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Thread: Applying to grad school next fall: my chances of acceptance

  1. #1
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    Applying to grad school next fall: my chances of acceptance

    Hello Cyburbian prospective students.

    Congrats on all those admissions. I've been following these forums for a couple months, but this is my first post. During that time, I decided to apply to grad school for urban planning. I know everyone is stressing out about where to study next fall and advising someone who hasn't applied yet is the last thing most of you want to do. If it's not a problem, could you guys offer thoughts on my prospects?

    The tale of the tape:
    BA, Colgate University, '06
    Undergraduate majors: Economics and History (wrote honors thesis on economic development, labor, housing, and declining quality of life in Lowell, MA in 19th century)
    Cumulative GPA: 3.67
    GRE: expecting/aiming for 1350-1400
    Work experience:
    - Research assistant for economics professor to develop database of 1820, 1830, and 1840 censuses and methodology for geographic interpretation of demographics and economic development.
    - Research analyst responsible for data collection, market analysis, forecasting, short-term research projects and reports, briefing clients, and contributing articles for our newsletter. My specialty was large printers used to produce architectural plans, construction drawings, and signage. I was responsible for reports that advised clients like HP on the need of technology to fulfill zoning and regulatory structural requirements, plus small business and public considerations for size, color, texture, placement, and location of signage and decorative graphics. Hence, I think I can connect my work to the built environment.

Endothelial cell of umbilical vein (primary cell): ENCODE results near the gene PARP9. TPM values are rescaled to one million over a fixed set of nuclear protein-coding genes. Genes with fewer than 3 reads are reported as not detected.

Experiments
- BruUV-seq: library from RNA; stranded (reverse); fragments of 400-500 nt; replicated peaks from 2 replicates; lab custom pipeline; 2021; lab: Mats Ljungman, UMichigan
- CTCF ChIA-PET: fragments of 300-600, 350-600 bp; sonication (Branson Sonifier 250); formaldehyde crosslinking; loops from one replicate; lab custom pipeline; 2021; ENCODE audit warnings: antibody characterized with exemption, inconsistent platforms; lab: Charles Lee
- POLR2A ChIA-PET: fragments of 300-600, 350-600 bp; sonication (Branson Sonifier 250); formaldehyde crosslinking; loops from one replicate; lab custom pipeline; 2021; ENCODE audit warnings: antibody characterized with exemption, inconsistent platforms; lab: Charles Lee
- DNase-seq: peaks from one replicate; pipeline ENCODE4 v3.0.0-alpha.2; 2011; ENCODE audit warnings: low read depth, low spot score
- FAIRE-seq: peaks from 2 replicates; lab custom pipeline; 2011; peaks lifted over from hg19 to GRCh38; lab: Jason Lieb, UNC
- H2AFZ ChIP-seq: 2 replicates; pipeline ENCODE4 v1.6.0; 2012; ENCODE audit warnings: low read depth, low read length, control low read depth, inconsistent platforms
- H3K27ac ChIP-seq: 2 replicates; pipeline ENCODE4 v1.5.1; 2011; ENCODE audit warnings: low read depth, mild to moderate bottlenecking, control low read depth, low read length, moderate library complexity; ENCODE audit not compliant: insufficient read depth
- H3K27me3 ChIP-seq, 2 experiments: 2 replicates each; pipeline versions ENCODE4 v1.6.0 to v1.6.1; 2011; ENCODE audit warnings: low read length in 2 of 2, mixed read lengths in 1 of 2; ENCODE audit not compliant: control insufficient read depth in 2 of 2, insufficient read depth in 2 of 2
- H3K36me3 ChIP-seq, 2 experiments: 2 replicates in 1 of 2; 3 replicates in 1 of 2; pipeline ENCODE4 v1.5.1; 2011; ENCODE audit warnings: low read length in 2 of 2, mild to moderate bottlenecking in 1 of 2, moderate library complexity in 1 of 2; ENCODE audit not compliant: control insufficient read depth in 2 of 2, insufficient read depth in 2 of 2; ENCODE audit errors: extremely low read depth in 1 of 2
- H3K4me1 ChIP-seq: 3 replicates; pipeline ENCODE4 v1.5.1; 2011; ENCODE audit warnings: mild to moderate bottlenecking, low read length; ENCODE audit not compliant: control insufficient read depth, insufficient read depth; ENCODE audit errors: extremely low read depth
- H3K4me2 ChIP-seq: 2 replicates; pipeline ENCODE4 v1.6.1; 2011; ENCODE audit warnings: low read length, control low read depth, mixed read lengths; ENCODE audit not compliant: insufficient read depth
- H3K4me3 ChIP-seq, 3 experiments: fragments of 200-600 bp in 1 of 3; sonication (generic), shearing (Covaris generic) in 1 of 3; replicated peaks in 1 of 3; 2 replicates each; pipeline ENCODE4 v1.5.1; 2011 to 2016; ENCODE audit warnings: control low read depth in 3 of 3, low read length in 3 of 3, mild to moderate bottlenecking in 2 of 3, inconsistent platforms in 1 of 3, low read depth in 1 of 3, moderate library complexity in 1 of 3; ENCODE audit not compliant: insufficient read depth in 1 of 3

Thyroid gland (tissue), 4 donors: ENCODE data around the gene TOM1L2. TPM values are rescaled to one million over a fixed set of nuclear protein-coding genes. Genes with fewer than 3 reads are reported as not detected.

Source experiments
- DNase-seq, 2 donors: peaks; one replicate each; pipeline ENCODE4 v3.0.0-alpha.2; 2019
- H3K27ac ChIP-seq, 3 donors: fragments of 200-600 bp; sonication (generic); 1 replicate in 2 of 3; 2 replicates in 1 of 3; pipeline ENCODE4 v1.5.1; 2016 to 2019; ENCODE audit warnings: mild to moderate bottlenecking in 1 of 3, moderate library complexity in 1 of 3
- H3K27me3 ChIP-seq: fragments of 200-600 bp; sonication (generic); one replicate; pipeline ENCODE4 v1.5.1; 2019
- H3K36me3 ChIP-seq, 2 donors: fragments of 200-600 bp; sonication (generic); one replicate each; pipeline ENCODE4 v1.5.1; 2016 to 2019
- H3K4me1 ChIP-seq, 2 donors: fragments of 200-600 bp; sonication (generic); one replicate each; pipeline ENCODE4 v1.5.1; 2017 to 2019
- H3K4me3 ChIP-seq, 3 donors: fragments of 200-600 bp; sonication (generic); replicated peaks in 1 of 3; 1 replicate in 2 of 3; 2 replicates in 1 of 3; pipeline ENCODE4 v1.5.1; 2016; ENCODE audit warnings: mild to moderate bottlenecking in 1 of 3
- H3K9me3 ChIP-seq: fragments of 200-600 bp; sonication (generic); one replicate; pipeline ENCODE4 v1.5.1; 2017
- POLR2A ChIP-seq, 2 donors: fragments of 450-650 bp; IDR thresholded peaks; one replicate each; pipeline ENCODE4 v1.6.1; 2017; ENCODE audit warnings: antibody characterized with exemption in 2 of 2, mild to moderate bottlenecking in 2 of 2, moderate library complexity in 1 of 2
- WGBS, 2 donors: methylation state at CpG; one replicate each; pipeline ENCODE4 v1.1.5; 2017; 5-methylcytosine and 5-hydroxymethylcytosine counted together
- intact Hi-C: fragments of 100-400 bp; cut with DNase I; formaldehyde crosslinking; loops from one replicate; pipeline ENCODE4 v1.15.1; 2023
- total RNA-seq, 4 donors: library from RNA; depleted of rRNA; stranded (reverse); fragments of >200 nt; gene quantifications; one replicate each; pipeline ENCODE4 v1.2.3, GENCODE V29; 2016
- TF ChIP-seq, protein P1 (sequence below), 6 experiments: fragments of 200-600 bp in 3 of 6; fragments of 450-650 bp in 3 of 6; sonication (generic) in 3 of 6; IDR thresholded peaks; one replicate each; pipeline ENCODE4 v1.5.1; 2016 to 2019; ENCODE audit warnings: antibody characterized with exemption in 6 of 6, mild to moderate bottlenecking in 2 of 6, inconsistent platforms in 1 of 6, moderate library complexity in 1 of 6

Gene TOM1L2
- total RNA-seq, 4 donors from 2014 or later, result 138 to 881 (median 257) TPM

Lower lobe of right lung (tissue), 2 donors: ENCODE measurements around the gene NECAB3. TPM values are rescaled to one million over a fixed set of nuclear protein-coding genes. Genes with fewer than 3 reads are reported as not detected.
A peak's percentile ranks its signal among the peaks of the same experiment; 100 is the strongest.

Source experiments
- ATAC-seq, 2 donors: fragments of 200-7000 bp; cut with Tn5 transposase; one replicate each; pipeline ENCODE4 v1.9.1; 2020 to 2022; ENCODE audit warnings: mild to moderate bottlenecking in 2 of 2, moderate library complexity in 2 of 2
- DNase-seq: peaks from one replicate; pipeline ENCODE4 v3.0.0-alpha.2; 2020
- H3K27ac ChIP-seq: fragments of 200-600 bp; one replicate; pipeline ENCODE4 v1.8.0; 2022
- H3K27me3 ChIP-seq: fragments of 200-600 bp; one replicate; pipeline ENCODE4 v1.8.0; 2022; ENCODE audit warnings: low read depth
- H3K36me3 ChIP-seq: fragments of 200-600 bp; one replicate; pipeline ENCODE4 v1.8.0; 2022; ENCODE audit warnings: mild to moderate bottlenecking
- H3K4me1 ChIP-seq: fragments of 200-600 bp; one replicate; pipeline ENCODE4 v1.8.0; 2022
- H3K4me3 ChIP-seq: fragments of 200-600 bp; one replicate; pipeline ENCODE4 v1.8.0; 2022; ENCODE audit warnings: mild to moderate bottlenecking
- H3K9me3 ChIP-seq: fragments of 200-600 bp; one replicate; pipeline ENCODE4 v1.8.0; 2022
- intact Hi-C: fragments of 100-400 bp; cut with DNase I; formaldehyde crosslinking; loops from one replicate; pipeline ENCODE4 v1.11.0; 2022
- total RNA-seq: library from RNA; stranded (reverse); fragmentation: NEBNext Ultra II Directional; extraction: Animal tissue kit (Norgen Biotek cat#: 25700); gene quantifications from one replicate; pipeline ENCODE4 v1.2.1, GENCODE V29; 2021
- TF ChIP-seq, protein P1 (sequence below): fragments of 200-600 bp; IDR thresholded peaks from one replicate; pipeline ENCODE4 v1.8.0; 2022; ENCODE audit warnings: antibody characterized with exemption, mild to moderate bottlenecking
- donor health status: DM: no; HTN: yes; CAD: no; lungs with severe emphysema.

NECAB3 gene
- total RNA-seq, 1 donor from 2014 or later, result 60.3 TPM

- Likely to grab a seat on my town's planning commission. Possibly zoning as well.
    - Trying to volunteer at local planning agencies.

    My interest is in land use and economic development and I think North Carolina or Cornell would be a good fit. I think I'll try for Harvard and MIT on the possibility that they might be impressed with my work experience.

    Thanks for any input provided.

  2. #2
    1. Why do you need someone else to reassure you of your chances? Apply, make the best case you can, and see if you get in. There's nothing else you can do.
    2. Do you think other prospective students can objectively answer this with any degree of authority on the matter?

  3. #3
    Cyburbian
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    biggest lil state there is
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    Ok, as Chocolatechip said, I don't think any of us applicants are in a position of authority to comment on admissions. As many of the people on this year's thread seem to say, it's so hard to tell why one school picks someone, rejects someone, offers funding, and so on!

    Beyond that - with your predicted GRE, I have to imagine that you would be competitive for top programs, as your stats seem to match up with their class profiles. And I do agree that your experience is pretty strong, but remember, a lot of it is going to be the way you swing it in your essay. I think it's pretty true when these schools say they look at things 'holistically', so you never know which aspect of your experience is going to stand out to a particular admissions committee member.